December 21, 2015
Attending: John Kincart, Richard Fon, Darlene Rivera
1. Creative Living (Navajo Fields)
Board members were given an “extensive” memo outlining staff concerns after a site visit that included Mr. Diven. Because the applicant had not had a chance to review the memo, there was no discussion of its contents. Mr. Capellini indicated that the applicant would get back to the board after the memo had been reviewed.
It was noted that the applicant has bought an adjoining parcel but it was not clear how the parcel was being used and Mr. Kincart asked for an as built survey for both parcels.
The board said it had no objection to the Building Department issuing the CO for the greenhouses, although Mr. Winter indicated that the applicant first had address a fire access issue.
Mr. Diven indicated that at the Town Board’s request, he has been cleaning up the town owned detention pond at the end of Navajo Road. The Planning Board said it had no involvement in this issue.
2. Adrian Auto Body, 3330 Old Crompond Road
The applicant showed the board a plan for a 3,100 SF addition to the existing building that is smaller than one previously approved by the board. (Note: the square footage of the earlier plan was not stated.) Mr. Tegeder will provide the board with a comparison of the original versus the new plan and also get feedback from the town engineer on the revised plan. After some discussion, it was determined that since the original site plan was never actually signed, it wasn’t clear, from a procedural perspective, whether the new submission was for an amended site plan or a new submission.
(Note: See Planning Board, 6/10/2013 for a discussion on the original site plan.)
3. Colangelo subdivision, Jacob Road
The applicant advised the board that he is dropping his plans for a farm use for a portion of the site due to what he called the onerous requirements of the Tree Ordinance that requires an inventory of all the trees that would have to be removed. The plan will continue to include 6 houses and a solar array. (Note: it was not clear if the plan continued to include a trail and/or a dog park.)
The proposed plan will need Town Board approval for the use flexibility standards to address lot size and frontage issues. The board supports the use of flexibility.
Tree Ordinance issue: The applicant indicated that based on a preliminary survey of the portion of the site that would be disturbed by the 6 residential units, he estimated 1,100 trees would have to be tagged as to location, type, size and condition, and that this number could reach 1,500. He said the Ordinance made no allowance for dead or diseased trees. It was noted that while the Land Development Regulations require all trees 8“ DBH or greater to be inventoried, the Tree Ordinance, which takes precedence, has a 6” requirement. In response to a question from the applicant whether the 8” provision was ever required for a large parcel, Mr. Tegeder said yes, for the 100 acre Stateland property. Mr. Fon noted that the cost of the tree survey could cost most than the cost of one of the houses.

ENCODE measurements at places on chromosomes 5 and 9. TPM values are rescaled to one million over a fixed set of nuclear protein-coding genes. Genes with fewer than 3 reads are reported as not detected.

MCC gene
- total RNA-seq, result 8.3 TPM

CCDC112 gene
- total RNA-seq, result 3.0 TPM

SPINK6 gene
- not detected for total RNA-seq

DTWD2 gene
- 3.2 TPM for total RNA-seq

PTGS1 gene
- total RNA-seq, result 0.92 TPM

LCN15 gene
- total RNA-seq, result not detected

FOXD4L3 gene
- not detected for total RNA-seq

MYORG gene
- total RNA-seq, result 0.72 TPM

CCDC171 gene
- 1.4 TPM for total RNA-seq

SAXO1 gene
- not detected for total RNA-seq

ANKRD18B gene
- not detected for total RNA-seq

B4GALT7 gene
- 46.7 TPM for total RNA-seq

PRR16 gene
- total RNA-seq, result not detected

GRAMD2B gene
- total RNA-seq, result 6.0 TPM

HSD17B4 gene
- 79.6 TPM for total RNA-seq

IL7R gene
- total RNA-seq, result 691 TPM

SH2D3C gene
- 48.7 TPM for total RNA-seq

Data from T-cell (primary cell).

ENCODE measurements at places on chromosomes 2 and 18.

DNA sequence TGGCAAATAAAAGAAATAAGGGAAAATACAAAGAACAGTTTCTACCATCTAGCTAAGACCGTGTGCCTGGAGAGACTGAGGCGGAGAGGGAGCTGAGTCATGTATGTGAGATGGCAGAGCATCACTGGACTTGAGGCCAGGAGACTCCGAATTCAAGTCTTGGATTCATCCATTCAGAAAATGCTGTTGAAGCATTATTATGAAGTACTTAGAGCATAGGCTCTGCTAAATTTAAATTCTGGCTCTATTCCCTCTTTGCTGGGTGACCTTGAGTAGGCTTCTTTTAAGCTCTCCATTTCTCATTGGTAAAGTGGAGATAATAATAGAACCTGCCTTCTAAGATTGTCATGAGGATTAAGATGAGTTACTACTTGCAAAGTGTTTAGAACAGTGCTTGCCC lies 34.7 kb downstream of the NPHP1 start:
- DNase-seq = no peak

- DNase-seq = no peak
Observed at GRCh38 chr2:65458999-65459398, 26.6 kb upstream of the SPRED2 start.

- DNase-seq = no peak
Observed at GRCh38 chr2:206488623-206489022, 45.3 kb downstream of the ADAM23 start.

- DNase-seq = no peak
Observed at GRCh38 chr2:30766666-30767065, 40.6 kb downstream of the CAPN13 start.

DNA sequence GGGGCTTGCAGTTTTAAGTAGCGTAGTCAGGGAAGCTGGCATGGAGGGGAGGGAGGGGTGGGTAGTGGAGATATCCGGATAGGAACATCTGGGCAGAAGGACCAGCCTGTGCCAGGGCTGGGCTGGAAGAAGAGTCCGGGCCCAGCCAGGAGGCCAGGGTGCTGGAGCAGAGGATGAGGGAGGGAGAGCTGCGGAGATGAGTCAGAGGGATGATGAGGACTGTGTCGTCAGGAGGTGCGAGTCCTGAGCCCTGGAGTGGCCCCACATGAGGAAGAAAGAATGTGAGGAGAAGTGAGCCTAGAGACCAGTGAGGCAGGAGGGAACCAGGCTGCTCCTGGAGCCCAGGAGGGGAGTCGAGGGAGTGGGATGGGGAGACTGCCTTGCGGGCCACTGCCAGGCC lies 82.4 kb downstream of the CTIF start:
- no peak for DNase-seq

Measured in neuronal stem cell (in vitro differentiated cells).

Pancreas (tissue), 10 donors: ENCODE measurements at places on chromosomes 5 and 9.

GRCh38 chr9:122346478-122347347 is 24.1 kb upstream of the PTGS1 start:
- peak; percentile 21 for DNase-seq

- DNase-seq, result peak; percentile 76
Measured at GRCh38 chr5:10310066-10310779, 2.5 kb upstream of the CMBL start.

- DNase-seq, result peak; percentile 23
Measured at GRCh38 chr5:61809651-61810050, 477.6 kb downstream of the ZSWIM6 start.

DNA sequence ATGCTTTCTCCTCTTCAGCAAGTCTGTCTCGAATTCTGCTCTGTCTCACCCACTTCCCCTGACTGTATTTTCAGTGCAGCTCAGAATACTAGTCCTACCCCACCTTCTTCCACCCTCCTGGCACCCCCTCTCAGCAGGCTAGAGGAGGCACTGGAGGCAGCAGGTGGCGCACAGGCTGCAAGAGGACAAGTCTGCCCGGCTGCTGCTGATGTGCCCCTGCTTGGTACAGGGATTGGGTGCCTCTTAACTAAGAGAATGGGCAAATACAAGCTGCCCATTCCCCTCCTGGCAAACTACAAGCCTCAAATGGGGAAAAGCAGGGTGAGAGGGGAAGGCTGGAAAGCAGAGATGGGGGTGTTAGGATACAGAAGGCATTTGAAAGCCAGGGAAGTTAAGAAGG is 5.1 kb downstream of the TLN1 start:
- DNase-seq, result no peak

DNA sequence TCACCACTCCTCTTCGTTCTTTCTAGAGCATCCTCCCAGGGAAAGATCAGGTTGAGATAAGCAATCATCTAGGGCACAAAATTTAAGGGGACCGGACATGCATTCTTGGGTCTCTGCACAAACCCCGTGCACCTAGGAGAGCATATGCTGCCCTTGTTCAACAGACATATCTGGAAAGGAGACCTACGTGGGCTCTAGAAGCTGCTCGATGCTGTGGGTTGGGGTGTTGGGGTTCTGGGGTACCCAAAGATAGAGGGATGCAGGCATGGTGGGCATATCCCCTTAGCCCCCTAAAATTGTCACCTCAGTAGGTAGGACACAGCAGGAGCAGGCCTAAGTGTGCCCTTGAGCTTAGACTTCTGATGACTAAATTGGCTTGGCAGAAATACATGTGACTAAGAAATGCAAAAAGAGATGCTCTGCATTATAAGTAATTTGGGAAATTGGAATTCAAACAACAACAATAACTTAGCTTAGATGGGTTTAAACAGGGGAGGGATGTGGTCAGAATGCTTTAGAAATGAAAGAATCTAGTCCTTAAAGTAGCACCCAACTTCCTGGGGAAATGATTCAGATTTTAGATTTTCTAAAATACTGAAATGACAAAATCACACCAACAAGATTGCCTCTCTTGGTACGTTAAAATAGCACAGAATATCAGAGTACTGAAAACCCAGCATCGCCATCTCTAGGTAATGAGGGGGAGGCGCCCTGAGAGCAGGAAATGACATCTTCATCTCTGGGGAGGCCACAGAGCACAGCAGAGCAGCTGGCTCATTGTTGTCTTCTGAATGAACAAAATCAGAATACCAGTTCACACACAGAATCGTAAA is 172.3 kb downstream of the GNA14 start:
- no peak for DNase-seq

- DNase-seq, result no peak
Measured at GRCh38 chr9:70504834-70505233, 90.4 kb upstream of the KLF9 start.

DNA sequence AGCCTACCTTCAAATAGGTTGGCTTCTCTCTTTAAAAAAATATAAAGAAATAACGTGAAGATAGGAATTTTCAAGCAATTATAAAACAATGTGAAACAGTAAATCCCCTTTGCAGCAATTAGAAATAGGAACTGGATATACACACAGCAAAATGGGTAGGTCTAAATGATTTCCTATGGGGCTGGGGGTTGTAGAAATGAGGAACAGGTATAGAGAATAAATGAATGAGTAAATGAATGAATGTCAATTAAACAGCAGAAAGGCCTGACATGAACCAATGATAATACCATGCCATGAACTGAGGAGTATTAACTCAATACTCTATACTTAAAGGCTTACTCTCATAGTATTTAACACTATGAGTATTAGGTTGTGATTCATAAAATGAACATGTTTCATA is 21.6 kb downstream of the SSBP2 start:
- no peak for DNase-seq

It was the applicant’s opinion that the tree inventory requirement should be related to the use the property would be put to, e.g., that if the land was to be used for crops, the inventory should not be required. It was pointed that the Tree Ordinance does include a provision exempting agricultural uses from the inventory requirement. It was also pointed out that if the property owner had a Forest Management Plan, the property would be exempt from the requirements of the Ordinance for 10 or 15 years (it was not clear what the time limit was.)
Bruce Barber suggested that the wording of the ordinance could be looked at more carefully, e.g., whether the survey requirement included invasive species, and whether the requirement could be scaled back to possibly include only the limits of disturbance as opposed to the entire site.
The board will send a memo to the Town Board indicating its support for flexibility. The applicant was advised to take up the Tree Ordinance requirements with the Town Board.
East Coast Auto Sales & Storage, Front Street